- An examination of the berm along the west side of the
roadway indicated that the Caterpillar 777B truck operated
by the victim had travelled approximately 315 feet in
contact with the lower inside edge of the berm. The right
front tire appeared to travel through the berm at the point
where the berm had been breached to allow for the drainage
of excess water.
- After passing though the berm,the Caterpillar Model 777B
truck being operated by the victim travelled 620 feet
downslope (314 feet change in elevation) through heavily
wooded terrain. Indentations in the ground and markings on
trees and underbrush indicated that the truck overturned
several times during the decent. The truck came to rest on
its roof and bed.
- The victim was found lying 14 feet down slope from the
- The weather was fair at the time of the accident.
Approximately two inches of rain had fallen during the
preceding two days.
- The Caterpillar 777B truck involved in the accident was
extensively damaged as a result of the accident. The truck
was believed to be mechanically safe to operate as evidenced
by statements from the day-shift truck driver (affected
truck) and the mine record books for equipment checks. An
examination was made, to the extent possible, and no defects
- A review of the company's training records indicated no
deficiencies in the required training for the victim.
- The victim was regularly assigned duties as a bulldozer
operator. He had volunteered to report to work on the date
of the accident, one of his four scheduled days off.
Statements indicated the victim had operated the truck
involved in the accident on previous occasions.
- The accident occurred approximately two hours and fifteen
minutes into the work-shift.
- The seat belt provided for the operator of the truck
(victim) was observed intact and buckled during the
investigation. There was no apparent damage to the seat belt
or the anchoring components. The investigation team could
not determine whether or not the victim was wearing the seat
belt. Mike Hall, Deputy Coroner, stated that it is his
opinion that the victim was wearing the seat belt. He stated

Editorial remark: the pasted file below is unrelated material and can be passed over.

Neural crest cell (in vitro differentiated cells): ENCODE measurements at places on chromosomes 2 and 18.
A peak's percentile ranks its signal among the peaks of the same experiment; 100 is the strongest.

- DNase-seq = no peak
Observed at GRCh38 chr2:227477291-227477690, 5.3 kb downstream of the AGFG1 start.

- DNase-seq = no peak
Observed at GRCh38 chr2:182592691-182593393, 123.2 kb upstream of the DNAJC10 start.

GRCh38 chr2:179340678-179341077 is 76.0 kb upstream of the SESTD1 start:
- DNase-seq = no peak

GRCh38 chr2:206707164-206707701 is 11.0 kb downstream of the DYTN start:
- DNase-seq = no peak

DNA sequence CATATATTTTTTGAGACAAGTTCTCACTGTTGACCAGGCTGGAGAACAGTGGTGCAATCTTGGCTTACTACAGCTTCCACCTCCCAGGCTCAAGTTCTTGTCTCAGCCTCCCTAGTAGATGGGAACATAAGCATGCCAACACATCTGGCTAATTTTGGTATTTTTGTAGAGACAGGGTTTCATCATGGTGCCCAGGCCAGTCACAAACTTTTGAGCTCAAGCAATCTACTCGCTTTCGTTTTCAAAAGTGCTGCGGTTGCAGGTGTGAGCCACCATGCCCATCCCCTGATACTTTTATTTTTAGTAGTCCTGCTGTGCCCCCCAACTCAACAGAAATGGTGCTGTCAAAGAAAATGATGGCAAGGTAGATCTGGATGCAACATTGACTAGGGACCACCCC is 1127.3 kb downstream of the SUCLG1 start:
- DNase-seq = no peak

the basis for this determination is the victim did not have
any injuries to the lower extremities. He further stated the
absence of injuries in this region is consistent with a
person wearing a seat belt. The accident resulted in the
victim being thrown from the truck.
- The Coroner's report indicated the victim died from massive trauma to the chest region. An autopsy was performed on the victim following the release of the body to the family. The results of the autopsy are consistent with the coroner's cause of death.
The following citations/order were issued during or as a result
of the investigation:
- A 103(k) order of withdrawal, Number 4585083, dated May 11, 1995, was issued in conjunction with the investigation to insure the safety of all persons at the mine until an investigation was conducted.
The victim was en route from the "Area E" workings with a loaded Caterpillar Model 777B truck. The vehicle travelled in contact with the lower portion of the right berm (west side) for approximately 315 linear feet down a moderate incline. It then left the roadway, and continued down the mountainside 620 feet (vertical drop-314 feet), resulting in fatal injuries to the victim.
The consensus of the accident investigation team is that the right front tire of the Caterpillar 777B truck travelled into the breached area of the west side berm. The victim apparently realized that the truck was travelling over the embankment and would overturn. It is the investigation team's belief that upon his realizing this, the victim attempted to drive the truck straight down the mountain side. Consequently, the truck travelled downslope striking trees and overturning. During this sequence of events, the victim received traumatic injuries that resulted in his death.
Garey L. Farmer
Coal Mine Safety and Health Inspector/Accident Investigator
Carl E. Boone, II
Related Fatal Alert Bulletin: